[Part of our fortnightly series, Scuffed Shoes will take a closer look at entrepreneurship. The series is contributed by K Srikrishna, an entrepreneur and an angel investor.]
“Should I start my own business?” If you have ever found yourself asking this question, you are not alone. And rarely does this question arise by itself — on its heels, many more rush in. “How do I know it’s the right thing? What’s the first thing I should do?” A simple search on Amazon or Google with the words “Starting your own business” provides 2551 books and over a million hits respectively — in a sense, this choice of plenty only seems to add more questions beginning with, ‘Where do I start?’ The best answer to this question is the simple one — start with yourself!
Before you try to figure out, “How do I raise money, or should I get a patent first or do I need partners?” the first step to answer the question should you even start your own business, is to better understand yourself. While some reflection is needed, this is not so much a philosophical or metaphysical exercise as much as answering three simple questions about yourself. You may have never taken the time to think about it and even if you have asked yourself one or more of these questions, never had the opportunity to step back and answer them. Certainly, once you start your own business, you will not have the luxury of time to answer these in any detail.
N.S. Raghavan, former joint managing director and one of the founders of Infosys, narrates a story about a young man who approached him seeking advice. “I have a job offer from Infosys and an option to start my own business — what do you think I should do?” When Raghavan responded, “Take the job with Infosys,” the youngster was taken aback. In Raghavan’s words,
“If you are an entrepreneur, starting a business is not an option that you consider alongside taking a job — you’d just do it!” To dive in, or to ‘Just do it!’, as the ad exhorts us, is easy — staying the course, not drowning and not ruing it along the way — is the hard part. Let’s ask ourselves those three simple questions.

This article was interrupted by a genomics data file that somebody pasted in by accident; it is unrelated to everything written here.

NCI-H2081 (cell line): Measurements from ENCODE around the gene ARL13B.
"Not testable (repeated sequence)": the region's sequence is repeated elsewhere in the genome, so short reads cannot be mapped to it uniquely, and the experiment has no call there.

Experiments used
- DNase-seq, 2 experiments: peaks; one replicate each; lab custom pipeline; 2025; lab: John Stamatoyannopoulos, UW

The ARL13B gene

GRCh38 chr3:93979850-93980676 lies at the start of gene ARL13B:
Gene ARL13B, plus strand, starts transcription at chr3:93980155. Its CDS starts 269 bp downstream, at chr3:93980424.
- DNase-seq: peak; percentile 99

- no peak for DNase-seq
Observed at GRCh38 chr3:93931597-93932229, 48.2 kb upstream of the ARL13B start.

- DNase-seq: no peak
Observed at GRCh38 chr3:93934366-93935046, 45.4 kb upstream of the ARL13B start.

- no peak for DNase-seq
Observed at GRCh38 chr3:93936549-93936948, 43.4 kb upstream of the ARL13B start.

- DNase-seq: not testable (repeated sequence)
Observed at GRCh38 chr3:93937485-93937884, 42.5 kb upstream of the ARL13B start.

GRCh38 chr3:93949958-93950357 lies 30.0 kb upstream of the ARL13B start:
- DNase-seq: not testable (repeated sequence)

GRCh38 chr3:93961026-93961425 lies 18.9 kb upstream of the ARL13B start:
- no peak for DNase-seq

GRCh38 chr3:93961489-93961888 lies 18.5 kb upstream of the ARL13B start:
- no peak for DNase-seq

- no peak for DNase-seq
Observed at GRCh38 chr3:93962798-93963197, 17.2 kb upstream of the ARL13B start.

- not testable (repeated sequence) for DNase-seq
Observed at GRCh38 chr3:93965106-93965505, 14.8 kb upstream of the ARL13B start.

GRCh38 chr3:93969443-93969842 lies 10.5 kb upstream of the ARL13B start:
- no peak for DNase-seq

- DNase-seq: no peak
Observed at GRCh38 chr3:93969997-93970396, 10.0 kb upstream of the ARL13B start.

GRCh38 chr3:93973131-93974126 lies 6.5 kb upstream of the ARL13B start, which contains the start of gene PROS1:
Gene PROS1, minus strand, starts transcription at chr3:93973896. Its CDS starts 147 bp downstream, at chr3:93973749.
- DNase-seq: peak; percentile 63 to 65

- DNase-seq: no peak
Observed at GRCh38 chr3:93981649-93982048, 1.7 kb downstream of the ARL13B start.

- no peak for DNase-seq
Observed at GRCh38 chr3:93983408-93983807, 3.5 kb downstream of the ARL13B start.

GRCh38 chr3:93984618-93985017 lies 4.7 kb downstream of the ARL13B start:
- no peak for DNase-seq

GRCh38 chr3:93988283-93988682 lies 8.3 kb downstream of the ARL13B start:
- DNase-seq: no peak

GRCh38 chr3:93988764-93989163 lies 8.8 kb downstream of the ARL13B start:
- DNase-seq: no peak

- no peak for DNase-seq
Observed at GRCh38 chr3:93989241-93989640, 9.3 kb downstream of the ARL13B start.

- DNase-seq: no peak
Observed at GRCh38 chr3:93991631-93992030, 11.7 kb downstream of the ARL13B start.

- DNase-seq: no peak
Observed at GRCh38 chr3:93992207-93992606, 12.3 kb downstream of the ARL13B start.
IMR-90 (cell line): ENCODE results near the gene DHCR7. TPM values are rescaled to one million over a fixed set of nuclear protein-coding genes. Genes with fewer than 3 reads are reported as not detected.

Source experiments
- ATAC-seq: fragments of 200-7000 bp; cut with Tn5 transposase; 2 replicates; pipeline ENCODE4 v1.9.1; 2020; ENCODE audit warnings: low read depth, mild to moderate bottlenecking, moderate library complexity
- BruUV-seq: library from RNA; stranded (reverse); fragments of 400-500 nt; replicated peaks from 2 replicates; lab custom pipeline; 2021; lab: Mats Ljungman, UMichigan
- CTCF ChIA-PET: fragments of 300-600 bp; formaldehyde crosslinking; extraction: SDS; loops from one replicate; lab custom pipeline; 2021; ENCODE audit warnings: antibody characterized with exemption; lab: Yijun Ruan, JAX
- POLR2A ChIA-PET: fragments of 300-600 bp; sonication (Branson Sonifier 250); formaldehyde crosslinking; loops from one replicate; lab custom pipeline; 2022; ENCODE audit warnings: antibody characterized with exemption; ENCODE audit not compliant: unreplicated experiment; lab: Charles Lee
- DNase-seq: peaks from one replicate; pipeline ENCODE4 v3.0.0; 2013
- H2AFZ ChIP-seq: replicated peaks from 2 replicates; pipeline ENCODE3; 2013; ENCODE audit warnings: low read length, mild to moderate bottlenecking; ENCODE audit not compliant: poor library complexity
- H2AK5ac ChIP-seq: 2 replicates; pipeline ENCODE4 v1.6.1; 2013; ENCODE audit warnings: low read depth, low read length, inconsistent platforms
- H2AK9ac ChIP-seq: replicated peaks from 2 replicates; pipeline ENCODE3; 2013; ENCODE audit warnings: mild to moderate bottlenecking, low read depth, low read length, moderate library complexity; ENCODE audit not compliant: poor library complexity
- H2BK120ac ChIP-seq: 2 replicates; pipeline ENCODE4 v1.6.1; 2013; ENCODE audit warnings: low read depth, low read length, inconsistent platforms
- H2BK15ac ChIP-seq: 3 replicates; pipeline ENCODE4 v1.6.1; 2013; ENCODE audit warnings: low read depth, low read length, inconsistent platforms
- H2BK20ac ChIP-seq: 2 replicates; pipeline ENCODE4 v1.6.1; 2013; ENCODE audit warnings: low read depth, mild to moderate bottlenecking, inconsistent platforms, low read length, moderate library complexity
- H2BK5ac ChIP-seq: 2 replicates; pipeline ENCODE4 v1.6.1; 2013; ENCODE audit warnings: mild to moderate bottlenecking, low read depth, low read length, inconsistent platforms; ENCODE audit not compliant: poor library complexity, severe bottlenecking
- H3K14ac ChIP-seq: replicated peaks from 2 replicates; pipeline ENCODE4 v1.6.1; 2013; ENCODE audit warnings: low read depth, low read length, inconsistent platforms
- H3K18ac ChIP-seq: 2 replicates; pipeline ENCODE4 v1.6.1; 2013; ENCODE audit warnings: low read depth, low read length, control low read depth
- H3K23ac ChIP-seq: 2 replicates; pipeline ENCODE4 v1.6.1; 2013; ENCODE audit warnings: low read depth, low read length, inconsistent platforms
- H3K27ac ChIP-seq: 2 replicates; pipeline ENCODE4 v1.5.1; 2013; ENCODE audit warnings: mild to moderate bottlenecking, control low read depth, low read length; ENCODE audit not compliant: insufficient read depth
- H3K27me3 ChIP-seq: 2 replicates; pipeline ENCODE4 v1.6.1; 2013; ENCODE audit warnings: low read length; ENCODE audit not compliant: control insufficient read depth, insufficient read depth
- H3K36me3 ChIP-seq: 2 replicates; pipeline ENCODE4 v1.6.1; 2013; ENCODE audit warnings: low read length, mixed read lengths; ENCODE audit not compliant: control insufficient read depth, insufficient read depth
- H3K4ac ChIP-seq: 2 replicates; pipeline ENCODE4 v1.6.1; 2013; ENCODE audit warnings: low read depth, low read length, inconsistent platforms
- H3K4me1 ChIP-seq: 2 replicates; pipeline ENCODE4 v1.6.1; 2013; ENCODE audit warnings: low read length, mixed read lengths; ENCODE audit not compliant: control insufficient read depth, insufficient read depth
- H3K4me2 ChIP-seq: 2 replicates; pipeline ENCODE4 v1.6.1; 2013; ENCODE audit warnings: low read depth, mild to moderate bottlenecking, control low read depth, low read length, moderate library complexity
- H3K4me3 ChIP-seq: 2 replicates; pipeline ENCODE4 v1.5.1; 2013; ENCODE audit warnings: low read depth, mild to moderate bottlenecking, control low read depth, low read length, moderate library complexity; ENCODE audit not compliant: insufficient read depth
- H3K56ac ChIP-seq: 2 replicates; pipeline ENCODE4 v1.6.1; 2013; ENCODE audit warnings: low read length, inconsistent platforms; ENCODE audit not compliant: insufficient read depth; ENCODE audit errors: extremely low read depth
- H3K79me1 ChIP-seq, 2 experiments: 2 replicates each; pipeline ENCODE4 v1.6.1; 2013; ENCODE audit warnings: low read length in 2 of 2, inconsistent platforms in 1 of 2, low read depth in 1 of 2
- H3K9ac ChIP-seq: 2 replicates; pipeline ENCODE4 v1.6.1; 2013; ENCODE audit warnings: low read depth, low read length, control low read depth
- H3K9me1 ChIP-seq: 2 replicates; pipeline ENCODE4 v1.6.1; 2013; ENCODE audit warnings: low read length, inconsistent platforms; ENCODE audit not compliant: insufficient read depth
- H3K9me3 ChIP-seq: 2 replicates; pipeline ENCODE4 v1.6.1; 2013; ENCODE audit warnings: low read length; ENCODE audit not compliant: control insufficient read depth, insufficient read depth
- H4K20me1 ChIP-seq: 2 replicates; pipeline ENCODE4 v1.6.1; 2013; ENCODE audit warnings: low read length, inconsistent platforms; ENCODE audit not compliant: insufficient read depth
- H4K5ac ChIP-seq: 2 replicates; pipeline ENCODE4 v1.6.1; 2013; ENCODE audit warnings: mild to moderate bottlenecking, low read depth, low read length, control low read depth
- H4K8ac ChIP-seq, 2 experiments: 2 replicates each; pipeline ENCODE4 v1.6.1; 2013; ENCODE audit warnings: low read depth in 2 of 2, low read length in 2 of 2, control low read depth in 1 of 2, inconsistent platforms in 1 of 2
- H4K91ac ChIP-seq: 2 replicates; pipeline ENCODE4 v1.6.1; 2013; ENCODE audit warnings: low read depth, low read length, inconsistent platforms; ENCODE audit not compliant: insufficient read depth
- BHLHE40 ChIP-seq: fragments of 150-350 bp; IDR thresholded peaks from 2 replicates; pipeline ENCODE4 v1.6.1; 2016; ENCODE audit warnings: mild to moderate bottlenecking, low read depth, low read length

Ask yourself, “Do I feel passionate about this? Will I feel as passionate about this a week from now? A year or five years from now?” If the answer is anything other than yes, you might want to keep that resume polished. When you ask yourself, “Do I feel passionate about this?” — ‘this’ could be a product — a low maintenance, low-cost, yet effective water purifier that four-fifths of the world needs; it could be a service — ball room dancing instruction for high-schoolers; it could be a concept — helping farmers in your hometown reach customers worldwide directly — or nearly evangelical — fresh water to every village in your state/country — it could be anything, as long as the fire of passion within you burns undiminished for long periods with little or no kindling.
This is a good question to ask first and have answered in the affirmative before starting your own business. Do not confuse passion with being right or knowing something — passion is primarily believing and wanting. Once you start your business, you will learn more ways of being wrong than you’d thought possible.
[Parts of this article first appeared in the Hindu Business Line as part of the author’s Start-Up Logic column. S Krishna blogs at designofbusiness.com/]